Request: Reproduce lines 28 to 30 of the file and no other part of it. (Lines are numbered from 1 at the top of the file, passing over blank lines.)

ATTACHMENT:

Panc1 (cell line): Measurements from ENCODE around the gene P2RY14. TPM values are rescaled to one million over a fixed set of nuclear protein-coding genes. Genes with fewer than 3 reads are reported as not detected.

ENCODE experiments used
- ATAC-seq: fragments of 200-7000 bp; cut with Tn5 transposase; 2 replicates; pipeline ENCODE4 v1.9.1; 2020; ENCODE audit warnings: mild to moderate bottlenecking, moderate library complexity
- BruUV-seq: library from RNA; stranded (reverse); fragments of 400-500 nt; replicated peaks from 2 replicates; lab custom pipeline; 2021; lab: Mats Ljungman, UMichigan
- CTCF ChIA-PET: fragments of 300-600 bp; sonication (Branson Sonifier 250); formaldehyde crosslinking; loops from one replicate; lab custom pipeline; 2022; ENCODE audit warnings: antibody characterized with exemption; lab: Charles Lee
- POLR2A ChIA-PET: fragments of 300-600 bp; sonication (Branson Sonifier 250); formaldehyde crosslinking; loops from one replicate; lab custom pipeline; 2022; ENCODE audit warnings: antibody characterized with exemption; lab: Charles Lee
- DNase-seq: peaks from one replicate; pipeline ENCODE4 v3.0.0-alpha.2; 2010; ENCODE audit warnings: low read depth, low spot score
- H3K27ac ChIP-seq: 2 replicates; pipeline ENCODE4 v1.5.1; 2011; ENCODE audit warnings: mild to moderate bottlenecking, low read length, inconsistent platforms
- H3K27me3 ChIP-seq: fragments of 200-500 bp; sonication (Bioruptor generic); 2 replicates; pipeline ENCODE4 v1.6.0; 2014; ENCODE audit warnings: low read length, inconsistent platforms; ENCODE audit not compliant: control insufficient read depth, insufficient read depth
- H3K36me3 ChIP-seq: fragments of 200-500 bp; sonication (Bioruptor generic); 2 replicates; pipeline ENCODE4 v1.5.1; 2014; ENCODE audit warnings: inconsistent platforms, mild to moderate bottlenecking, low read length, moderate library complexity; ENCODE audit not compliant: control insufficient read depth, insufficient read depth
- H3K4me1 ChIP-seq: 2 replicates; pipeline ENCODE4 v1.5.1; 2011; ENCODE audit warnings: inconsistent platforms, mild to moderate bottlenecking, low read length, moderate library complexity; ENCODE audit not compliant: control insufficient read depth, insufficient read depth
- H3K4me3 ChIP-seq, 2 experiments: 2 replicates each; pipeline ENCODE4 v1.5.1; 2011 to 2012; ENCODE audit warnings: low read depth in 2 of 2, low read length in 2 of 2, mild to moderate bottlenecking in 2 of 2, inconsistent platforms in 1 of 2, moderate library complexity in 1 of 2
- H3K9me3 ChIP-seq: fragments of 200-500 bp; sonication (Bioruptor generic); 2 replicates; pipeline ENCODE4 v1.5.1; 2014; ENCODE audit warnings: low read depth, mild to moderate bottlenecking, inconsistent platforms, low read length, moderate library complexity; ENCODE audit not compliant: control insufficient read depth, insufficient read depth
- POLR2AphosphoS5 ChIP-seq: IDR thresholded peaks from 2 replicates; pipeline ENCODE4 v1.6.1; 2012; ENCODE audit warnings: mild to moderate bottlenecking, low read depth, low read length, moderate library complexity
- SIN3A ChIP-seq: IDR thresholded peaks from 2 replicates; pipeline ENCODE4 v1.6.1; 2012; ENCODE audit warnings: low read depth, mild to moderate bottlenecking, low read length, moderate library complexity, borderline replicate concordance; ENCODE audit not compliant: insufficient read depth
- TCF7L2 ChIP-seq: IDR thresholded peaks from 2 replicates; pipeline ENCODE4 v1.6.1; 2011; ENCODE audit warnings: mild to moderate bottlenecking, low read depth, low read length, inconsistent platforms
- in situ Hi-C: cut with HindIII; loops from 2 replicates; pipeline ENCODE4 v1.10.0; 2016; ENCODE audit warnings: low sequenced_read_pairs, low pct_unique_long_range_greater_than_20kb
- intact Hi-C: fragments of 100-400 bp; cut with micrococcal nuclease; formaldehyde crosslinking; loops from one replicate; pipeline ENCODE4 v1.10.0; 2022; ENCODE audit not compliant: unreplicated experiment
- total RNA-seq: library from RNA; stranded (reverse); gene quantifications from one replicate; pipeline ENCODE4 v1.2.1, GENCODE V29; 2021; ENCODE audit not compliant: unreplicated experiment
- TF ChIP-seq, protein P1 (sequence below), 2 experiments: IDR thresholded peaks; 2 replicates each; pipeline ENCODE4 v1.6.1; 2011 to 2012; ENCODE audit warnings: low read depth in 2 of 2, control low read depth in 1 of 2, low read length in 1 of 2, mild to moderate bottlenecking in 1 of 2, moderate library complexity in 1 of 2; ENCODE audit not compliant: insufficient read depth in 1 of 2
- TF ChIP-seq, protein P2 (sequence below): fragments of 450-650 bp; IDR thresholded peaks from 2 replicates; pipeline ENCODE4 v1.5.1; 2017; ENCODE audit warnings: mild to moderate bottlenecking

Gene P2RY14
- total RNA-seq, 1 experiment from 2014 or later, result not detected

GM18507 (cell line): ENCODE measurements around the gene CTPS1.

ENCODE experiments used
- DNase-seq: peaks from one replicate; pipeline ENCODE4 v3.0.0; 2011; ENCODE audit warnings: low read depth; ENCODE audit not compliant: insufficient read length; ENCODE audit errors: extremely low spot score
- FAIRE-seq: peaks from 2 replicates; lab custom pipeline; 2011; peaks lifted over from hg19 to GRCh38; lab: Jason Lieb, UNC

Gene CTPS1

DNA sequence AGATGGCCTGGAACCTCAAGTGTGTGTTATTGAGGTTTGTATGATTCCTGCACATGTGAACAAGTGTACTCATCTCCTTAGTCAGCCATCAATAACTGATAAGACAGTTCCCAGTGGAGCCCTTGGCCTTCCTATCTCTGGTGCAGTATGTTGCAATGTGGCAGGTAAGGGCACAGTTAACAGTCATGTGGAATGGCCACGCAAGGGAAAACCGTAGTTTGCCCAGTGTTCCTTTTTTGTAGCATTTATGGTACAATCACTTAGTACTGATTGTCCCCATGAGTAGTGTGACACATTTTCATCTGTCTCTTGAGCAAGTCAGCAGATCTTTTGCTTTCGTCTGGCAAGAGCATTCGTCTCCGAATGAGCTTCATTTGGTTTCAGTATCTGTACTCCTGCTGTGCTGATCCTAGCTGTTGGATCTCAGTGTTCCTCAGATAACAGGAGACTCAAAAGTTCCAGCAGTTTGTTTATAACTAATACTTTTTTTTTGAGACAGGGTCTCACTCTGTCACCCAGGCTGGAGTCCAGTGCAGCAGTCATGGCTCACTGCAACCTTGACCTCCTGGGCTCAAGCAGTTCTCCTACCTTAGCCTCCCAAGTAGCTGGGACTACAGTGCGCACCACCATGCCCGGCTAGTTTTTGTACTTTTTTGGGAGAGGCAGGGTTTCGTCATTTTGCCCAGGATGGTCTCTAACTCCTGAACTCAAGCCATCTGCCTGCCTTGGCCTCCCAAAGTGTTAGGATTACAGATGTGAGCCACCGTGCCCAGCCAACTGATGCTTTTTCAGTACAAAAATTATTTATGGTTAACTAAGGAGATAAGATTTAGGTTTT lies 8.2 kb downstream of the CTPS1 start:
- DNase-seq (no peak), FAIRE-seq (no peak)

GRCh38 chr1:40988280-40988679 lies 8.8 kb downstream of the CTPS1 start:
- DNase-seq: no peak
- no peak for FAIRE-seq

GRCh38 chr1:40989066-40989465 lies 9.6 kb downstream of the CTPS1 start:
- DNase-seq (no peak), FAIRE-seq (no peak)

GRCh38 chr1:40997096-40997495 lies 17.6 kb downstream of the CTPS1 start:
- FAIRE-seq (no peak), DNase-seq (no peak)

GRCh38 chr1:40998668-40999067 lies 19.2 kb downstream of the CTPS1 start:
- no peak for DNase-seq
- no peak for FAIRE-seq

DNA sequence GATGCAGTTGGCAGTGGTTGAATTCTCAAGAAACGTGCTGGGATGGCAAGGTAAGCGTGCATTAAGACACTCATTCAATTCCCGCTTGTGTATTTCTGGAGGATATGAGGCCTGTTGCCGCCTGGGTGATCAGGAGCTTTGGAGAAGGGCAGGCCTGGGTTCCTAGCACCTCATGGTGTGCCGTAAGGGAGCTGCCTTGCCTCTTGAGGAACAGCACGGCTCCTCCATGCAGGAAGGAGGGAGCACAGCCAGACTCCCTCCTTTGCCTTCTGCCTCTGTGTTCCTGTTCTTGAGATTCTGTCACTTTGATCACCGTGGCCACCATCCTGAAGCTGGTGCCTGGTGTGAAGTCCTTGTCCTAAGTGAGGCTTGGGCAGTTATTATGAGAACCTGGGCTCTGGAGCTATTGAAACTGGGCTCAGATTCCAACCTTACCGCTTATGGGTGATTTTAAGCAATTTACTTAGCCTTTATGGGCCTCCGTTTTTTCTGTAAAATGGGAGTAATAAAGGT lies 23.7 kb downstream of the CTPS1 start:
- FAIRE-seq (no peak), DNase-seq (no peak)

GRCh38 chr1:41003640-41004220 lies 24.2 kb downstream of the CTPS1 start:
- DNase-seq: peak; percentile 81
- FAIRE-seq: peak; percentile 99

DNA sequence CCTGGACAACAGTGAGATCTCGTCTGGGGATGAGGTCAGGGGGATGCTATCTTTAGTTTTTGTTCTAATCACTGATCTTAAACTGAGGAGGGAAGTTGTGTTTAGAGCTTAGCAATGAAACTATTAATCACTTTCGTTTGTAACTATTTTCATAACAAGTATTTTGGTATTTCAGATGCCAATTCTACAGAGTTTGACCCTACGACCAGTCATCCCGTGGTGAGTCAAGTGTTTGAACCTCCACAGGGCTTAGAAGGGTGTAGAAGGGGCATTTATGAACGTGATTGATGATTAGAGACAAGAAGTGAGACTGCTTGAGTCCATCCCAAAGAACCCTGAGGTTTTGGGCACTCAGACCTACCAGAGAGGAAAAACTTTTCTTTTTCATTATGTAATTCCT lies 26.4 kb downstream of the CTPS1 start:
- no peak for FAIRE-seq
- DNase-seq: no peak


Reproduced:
Gene CTPS1

DNA sequence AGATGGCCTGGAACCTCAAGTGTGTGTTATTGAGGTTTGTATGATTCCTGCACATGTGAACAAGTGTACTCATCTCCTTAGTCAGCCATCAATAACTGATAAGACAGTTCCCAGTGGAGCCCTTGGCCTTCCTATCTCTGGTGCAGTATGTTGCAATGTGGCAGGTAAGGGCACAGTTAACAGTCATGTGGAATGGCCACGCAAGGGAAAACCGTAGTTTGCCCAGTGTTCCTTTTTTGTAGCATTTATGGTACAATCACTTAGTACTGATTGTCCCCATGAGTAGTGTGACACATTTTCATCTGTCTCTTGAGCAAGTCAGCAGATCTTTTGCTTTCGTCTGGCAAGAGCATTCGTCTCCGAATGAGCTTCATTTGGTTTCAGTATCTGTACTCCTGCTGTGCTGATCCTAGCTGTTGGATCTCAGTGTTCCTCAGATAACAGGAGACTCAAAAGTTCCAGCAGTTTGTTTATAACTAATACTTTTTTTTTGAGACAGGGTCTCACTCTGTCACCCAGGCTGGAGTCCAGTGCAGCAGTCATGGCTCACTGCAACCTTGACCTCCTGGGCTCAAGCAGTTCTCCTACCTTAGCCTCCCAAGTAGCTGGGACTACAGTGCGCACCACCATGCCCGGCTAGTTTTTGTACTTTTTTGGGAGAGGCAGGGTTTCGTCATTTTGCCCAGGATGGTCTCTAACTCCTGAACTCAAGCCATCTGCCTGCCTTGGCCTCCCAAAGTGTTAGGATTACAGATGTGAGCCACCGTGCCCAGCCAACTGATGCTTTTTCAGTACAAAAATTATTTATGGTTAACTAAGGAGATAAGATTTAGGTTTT lies 8.2 kb downstream of the CTPS1 start:
- DNase-seq (no peak), FAIRE-seq (no peak)